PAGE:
Biography of J. M. Barrie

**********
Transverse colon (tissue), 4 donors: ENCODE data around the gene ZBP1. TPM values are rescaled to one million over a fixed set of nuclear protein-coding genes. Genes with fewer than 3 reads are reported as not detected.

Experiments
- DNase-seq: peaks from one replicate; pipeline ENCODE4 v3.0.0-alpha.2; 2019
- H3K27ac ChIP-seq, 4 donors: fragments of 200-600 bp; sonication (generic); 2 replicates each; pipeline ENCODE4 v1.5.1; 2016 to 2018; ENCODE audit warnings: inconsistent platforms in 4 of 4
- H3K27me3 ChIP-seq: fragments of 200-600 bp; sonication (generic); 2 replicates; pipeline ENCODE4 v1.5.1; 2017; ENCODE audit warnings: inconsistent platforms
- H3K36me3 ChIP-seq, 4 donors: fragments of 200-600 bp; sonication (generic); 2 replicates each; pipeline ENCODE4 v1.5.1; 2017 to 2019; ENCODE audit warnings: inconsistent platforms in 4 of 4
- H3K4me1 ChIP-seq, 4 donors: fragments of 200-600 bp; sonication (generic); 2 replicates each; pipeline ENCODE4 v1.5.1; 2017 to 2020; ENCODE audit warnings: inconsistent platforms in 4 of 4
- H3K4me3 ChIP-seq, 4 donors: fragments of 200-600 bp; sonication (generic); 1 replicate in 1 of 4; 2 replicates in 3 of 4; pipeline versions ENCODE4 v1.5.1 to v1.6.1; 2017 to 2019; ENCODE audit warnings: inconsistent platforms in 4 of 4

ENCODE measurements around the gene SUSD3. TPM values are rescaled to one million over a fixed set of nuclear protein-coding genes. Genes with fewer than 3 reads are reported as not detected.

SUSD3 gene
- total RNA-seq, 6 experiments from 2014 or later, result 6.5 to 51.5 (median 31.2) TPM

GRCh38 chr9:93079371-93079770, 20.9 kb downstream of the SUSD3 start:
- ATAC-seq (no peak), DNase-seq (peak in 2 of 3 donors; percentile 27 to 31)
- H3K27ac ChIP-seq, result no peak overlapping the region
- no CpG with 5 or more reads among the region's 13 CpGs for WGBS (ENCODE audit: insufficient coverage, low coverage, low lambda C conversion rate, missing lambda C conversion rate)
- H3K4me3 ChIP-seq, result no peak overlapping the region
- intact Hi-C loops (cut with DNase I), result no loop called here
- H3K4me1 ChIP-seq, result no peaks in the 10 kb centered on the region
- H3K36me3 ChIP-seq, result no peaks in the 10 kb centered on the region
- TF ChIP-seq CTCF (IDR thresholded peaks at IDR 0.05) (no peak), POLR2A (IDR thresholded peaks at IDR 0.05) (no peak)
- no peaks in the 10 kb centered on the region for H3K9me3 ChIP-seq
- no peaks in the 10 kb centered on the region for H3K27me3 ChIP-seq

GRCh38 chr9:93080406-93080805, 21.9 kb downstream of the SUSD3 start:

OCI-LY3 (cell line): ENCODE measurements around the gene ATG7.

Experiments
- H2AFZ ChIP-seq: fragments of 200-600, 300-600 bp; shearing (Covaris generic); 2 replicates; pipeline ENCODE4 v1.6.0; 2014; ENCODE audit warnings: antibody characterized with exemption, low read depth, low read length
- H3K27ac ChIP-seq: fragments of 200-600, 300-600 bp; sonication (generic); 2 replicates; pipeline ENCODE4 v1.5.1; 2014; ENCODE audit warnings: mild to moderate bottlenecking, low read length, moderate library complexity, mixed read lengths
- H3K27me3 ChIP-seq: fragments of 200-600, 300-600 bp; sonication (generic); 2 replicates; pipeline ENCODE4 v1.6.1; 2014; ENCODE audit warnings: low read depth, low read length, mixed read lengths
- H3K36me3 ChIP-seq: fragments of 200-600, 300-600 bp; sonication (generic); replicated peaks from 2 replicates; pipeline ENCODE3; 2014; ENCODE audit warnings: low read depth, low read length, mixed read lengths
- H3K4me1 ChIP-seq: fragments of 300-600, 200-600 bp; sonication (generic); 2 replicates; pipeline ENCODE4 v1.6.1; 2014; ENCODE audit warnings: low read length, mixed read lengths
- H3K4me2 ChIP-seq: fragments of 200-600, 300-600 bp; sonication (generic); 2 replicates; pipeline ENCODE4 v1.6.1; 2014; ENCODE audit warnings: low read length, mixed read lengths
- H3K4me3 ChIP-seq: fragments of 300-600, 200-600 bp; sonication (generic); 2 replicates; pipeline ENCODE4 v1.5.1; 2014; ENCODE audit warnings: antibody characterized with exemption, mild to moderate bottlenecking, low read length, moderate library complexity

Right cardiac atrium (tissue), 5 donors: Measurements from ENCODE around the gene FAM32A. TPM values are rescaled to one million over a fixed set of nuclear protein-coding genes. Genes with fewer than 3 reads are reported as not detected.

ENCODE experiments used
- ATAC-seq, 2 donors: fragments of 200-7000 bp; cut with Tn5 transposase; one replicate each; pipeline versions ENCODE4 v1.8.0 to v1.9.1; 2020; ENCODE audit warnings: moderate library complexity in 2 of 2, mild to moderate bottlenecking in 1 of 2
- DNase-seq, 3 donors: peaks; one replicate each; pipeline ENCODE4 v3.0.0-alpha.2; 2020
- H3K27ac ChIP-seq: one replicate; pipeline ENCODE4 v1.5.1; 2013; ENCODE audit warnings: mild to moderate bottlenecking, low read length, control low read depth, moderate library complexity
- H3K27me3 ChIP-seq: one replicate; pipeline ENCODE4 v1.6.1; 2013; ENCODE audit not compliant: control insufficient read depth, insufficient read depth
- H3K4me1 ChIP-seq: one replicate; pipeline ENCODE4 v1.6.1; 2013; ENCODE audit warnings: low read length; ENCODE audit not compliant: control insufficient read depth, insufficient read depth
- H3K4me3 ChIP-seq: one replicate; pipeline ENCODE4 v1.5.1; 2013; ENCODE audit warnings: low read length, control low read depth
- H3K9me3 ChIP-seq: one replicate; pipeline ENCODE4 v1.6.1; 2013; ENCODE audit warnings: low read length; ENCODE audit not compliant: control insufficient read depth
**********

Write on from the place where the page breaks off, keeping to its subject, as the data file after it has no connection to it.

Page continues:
Barrie, J. M. Created baron, 1913. Also known as "Gavin Ogilvy." Was born at Kirriemuir, Scotland, 1860. Educated at Dumfries Academy; graduated at Edinburgh University in 1882. After holding a journalistic position in Nottingham he went to London and wrote for the "British Weekly," "St. James' Gazette," "Speaker," and "National Observer." His first volume, "Better Dead," appeared in 1887; "Auld Licht Idylls," "When a Man's Single," and "An Edinburgh Eleven" in 1888; "A Window in Thrums" in 1889; "My Lady Nicotine" in 1890; "The Little Minister" in 1891; "Sentimental Tommy" and "Margaret Ogilvy, a Memoir," in 1896; "Tommy and Grizel" in 1900; and "The Little White Bird" in 1902. Mr. Barrie's work for the stage includes "Walker, London" in 1892; "Jane Annie," written with Conan Doyle and brought out in 1893; "The Professor's Love Story" and "The Little Minister" in 1897; "The Wedding Guest" in 1900; "Quality Street," "The Admirable Crichton," and "Little Mary" in 1903; "Peter Pan" in 1904; "Alice Sit-by-the-Fire" in 1905; "What Every Woman Knows" in 1908, "Half an Hour" in 1913; "Rosy Rapture" in 1915; "A Kiss for Cinderella" in 1916; and "The Old Lady Shows Her Medals" in 1917.